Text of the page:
9
$\begingroup$

So, I was minding my own business and I thought I had defined inverse cotangent in the natural fashion. In particular, we define inverse tangent as the inverse of tangent restricted to $(-\pi/2, \pi/2)$. We all know this. So, I thought, $y = \cot(x)$ has vertical asymptotes at $x = n \pi$ for any integer $n$ so surely the natural domain to restrict cotangent for inversion would be $(0, \pi)$. Then $0 < \cot^{-1}(x) < \pi$ and $\lim_{ x\rightarrow \infty} \cot^{-1}(x) = 0$ whereas $\lim_{x \rightarrow -\infty} \cot^{-1}(x) = \pi$.

Then I made the mistake of checking my work. I found that I have not followed the apparent proper path and inverted cotangent across its asymptote at $x=0$. Apparently, $cot^{-1}$ is understood as the inverse for cotangent restricted to $(-\pi/2,0) \cup (0, \pi/2]$ which leads to the graph of inverse cotangent having a hideous discontinuity as it jumps from $-\pi/2$ to $\pi/2$ at $x=0$.

See Mathword at Wolfram where the offensive (to my taste) definition is discussed at length. I guess this goes back to Euler. However, I also noticed I am not alone as the website above says:

A different but common convention (e.g., Zwillinger 1995, p. 466; Bronshtein and Semendyayev, 1997, p. 70; Jeffrey 2000, p. 125) defines the range of $\cot^{-1}x$ as $(0,\pi)$, thus giving a function that is continuous on the real line R. Extreme care should be taken where examining identities involving inverse trigonometric functions, since their range of applicability or precise form may differ depending on the convention being used.

My question is simply this:

Which definition of inverse cotangent do you favor in your teaching ?

$\endgroup$
2
  • 1
    $\begingroup$ I discussed this issue here($\operatorname{arccot}(x)\ne\arctan \left(\frac{1}{x}\right)$ for negative $x\,?$) and addressed your closing question in the addendum. Typo correction: you mean $\left(-\frac{\pi}2,0\right)\cup\left(0,\frac{\pi}2\right]$ instead of $\left(-\frac{\pi}2,0\right)\cup\left(0,\frac{\pi}2\right).$ $\endgroup$
    – ryang
    Feb 20 at 10:03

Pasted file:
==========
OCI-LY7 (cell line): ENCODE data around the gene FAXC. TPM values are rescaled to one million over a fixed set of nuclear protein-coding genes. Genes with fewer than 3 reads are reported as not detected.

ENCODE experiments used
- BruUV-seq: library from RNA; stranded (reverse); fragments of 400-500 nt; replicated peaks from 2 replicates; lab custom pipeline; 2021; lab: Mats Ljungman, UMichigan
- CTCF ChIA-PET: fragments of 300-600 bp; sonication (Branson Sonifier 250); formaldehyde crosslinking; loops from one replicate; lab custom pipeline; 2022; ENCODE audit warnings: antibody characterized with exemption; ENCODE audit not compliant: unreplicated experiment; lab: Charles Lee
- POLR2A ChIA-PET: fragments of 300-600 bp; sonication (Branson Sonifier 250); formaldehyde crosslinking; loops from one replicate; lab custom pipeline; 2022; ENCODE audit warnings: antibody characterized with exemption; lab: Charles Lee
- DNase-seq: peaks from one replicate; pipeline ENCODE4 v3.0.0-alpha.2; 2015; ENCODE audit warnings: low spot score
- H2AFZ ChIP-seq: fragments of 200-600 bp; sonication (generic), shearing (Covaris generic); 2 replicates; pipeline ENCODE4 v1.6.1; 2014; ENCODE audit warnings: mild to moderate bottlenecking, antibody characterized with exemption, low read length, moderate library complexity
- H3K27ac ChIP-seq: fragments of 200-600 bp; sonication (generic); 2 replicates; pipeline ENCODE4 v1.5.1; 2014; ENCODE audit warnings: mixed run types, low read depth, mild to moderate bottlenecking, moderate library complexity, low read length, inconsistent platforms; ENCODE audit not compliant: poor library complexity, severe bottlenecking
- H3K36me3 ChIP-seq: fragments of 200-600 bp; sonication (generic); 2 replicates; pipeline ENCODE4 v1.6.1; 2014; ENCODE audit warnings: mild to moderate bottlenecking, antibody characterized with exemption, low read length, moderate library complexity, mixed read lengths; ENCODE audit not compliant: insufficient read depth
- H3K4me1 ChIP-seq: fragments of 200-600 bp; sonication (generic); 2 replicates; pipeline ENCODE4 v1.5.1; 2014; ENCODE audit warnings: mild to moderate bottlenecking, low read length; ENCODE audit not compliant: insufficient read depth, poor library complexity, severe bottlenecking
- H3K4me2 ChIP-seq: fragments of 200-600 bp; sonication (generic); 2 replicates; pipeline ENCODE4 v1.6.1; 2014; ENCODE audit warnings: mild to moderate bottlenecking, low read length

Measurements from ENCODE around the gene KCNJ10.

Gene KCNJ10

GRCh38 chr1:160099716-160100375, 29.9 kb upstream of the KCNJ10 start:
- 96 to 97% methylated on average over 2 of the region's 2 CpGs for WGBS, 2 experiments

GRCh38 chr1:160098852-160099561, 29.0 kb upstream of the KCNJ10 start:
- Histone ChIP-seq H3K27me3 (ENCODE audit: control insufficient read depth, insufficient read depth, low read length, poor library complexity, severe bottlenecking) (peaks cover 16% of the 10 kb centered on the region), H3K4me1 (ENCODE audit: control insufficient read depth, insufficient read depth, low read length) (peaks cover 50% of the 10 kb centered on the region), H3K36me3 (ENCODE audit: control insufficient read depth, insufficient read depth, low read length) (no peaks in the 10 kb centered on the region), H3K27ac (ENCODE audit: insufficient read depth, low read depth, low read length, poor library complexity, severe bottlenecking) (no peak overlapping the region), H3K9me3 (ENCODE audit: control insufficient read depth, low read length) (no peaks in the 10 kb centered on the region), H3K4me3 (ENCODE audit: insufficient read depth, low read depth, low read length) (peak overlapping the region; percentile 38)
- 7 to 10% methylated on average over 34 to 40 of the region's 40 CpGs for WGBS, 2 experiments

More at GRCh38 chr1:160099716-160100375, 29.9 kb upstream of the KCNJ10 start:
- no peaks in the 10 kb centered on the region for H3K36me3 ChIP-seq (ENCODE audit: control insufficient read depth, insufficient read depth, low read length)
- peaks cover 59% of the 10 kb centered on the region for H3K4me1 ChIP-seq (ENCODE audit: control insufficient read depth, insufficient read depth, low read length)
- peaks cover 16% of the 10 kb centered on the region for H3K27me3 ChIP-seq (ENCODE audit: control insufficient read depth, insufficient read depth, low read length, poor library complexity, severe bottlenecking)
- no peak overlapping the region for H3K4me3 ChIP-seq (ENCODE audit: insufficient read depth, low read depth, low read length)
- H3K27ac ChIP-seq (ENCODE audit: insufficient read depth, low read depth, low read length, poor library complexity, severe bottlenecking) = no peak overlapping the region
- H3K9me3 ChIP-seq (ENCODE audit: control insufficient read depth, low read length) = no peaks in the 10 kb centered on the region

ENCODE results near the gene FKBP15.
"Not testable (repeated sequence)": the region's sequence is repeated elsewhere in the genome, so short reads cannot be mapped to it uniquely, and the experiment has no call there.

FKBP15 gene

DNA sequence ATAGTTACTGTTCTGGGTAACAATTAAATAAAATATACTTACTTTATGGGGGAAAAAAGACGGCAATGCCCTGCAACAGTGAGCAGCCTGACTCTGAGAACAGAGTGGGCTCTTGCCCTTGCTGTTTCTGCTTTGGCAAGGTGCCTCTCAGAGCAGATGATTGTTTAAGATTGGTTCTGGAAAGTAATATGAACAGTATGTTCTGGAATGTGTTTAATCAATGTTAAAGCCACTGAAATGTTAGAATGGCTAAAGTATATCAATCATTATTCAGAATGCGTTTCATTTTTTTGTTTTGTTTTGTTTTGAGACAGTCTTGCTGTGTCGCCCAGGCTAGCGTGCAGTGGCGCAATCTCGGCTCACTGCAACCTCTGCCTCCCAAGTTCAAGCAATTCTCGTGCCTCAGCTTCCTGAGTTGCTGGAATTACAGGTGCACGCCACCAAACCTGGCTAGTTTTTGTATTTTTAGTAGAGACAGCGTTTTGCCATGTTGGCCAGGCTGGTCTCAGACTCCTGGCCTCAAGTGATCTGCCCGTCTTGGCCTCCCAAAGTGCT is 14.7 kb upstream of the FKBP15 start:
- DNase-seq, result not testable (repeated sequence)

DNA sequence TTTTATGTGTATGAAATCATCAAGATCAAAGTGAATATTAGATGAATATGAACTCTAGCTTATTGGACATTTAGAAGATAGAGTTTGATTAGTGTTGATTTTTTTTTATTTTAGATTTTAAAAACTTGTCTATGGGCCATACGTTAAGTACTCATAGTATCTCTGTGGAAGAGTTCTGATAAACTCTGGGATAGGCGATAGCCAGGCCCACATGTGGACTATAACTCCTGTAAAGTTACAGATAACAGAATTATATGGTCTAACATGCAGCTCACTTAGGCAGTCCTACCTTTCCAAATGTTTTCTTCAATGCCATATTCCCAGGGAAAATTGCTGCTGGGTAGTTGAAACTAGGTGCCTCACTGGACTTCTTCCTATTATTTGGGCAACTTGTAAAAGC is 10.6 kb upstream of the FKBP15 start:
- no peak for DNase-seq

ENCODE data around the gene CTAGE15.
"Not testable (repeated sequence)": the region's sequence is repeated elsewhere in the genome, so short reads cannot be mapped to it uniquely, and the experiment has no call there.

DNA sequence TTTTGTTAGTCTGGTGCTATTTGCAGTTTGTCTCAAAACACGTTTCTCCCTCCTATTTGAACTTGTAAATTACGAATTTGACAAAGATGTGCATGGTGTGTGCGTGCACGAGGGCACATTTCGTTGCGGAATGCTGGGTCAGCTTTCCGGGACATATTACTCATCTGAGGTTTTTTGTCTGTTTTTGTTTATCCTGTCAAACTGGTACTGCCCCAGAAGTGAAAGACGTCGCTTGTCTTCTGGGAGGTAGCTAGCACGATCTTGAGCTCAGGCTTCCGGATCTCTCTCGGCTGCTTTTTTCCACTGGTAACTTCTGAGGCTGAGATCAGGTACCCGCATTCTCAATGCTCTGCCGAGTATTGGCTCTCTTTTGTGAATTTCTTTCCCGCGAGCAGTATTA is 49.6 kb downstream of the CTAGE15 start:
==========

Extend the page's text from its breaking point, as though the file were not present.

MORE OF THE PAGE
• 1
    $\begingroup$ @ryang thanks for the correction and the pointer to that answer. Glad to hear Desmos graphs it correctly :) $\endgroup$ Feb 20 at 19:34

3 Answers 3

7
$\begingroup$

For teaching, I think this situation gives a good excuse to talk about how in mathematics, sometimes we get to embrace ambiguity.

One thing that differentiates the two definitions is that they satisfy different "functional equations." For one, we have

$$\hbox{arccot}(x)=\displaystyle{\frac{\pi}{2}}-\arctan(x)$$ while for the other, we have $$\hbox{arccot}(x)=\arctan\left(\frac{1}{x}\right)$$

Both are attractive. The second is an odd function, the first is not.

The second is not continuous at the origin, which many people find disturbing ("offensive" in the OP), while the first is not continuous at infinity.

One nice thing about the second one is that the branch cut for $f(z)=\hbox{arccot}(z)$ is compact and confined: it goes along the $y$-axis from $-i$ to $i$. The branch cut for the first wanders out to infinity. If I were to be offended by one or the other, I would be offended by the ugly branch cut for the first. I think that the compact branch cut is more aesthetic, but we have to trade this for continuity at the origin, caused by the fact that the origin is right in the middle of the compact branch cut.

When teaching this in calculus, I refer to the "debate" and suggest to students that this is one of the things that makes mathematics interesting. I mention briefly how it connects to complex numbers. I use different computation engines to evaluate $\hbox{arccot}(-1)$. Some will give $3\pi/4$ and others $-\pi/4$. You can show how both make sense by looking at the unit circle. When teaching complex variables, much more time can be spent on this issue, and it's really fun!

$\endgroup$
1
  • $\begingroup$ Excellent answer. Exactly the sort of insight I hoped for here. $\endgroup$ Feb 22 at 5:53
2
$\begingroup$

enter image description here

This is from Algebra and Trigonometry by Paul Foerster. His definition has Cot following Cos, which to me is perfectly logical, and what we use in my HS.